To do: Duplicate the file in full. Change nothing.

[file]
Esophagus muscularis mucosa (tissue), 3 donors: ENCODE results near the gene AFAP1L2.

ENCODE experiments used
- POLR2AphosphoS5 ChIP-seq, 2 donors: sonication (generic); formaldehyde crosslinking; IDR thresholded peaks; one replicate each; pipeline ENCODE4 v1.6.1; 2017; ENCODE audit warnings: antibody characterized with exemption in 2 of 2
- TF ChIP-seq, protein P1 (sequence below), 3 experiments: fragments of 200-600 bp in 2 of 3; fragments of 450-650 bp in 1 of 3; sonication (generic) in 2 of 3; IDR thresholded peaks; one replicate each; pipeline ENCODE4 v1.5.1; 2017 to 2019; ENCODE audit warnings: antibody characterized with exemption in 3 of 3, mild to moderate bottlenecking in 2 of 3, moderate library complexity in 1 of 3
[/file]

Esophagus muscularis mucosa (tissue), 3 donors: ENCODE results near the gene AFAP1L2.

ENCODE experiments used
- POLR2AphosphoS5 ChIP-seq, 2 donors: sonication (generic); formaldehyde crosslinking; IDR thresholded peaks; one replicate each; pipeline ENCODE4 v1.6.1; 2017; ENCODE audit warnings: antibody characterized with exemption in 2 of 2
- TF ChIP-seq, protein P1 (sequence below), 3 experiments: fragments of 200-600 bp in 2 of 3; fragments of 450-650 bp in 1 of 3; sonication (generic) in 2 of 3; IDR thresholded peaks; one replicate each; pipeline ENCODE4 v1.5.1; 2017 to 2019; ENCODE audit warnings: antibody characterized with exemption in 3 of 3, mild to moderate bottlenecking in 2 of 3, moderate library complexity in 1 of 3